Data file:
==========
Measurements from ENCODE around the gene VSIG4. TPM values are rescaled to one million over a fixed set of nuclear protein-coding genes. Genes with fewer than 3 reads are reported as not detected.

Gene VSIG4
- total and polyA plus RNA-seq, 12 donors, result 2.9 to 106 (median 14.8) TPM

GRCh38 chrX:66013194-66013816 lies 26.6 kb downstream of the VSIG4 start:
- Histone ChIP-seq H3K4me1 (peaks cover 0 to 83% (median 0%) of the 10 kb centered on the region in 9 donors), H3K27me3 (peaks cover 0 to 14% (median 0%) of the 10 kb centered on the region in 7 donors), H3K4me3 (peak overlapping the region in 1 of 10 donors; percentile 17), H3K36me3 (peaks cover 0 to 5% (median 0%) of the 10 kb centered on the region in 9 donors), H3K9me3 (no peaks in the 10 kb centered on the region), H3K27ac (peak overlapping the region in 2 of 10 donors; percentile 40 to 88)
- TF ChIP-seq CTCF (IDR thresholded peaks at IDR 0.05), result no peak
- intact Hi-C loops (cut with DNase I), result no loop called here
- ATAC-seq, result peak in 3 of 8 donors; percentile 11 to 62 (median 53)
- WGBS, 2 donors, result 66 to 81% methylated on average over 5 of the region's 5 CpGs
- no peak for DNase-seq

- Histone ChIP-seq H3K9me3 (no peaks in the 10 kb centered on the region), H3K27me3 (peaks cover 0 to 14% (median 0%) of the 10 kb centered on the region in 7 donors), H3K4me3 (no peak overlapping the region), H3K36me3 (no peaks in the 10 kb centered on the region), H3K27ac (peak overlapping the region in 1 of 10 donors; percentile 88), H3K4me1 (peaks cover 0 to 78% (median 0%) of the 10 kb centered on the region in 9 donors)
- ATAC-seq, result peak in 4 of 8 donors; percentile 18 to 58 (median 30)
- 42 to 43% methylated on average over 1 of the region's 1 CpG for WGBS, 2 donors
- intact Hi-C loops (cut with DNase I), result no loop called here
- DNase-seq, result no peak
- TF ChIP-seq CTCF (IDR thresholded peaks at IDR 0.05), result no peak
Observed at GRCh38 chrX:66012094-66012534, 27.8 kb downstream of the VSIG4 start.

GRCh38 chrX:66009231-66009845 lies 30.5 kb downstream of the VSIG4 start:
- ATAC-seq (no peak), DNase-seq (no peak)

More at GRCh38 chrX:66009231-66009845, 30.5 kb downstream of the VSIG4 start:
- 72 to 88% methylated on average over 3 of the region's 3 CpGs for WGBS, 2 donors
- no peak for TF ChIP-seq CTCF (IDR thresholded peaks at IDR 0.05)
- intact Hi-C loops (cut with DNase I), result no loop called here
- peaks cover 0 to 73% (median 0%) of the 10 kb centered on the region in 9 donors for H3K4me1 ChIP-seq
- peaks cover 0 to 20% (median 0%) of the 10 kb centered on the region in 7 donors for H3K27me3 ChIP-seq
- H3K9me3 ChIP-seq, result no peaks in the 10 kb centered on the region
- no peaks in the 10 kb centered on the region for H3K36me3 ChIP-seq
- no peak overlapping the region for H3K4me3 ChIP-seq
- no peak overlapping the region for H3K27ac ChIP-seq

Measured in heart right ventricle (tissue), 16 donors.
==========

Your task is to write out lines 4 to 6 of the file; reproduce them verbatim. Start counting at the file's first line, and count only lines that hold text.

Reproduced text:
GRCh38 chrX:66013194-66013816 lies 26.6 kb downstream of the VSIG4 start:
- Histone ChIP-seq H3K4me1 (peaks cover 0 to 83% (median 0%) of the 10 kb centered on the region in 9 donors), H3K27me3 (peaks cover 0 to 14% (median 0%) of the 10 kb centered on the region in 7 donors), H3K4me3 (peak overlapping the region in 1 of 10 donors; percentile 17), H3K36me3 (peaks cover 0 to 5% (median 0%) of the 10 kb centered on the region in 9 donors), H3K9me3 (no peaks in the 10 kb centered on the region), H3K27ac (peak overlapping the region in 2 of 10 donors; percentile 40 to 88)
- TF ChIP-seq CTCF (IDR thresholded peaks at IDR 0.05), result no peak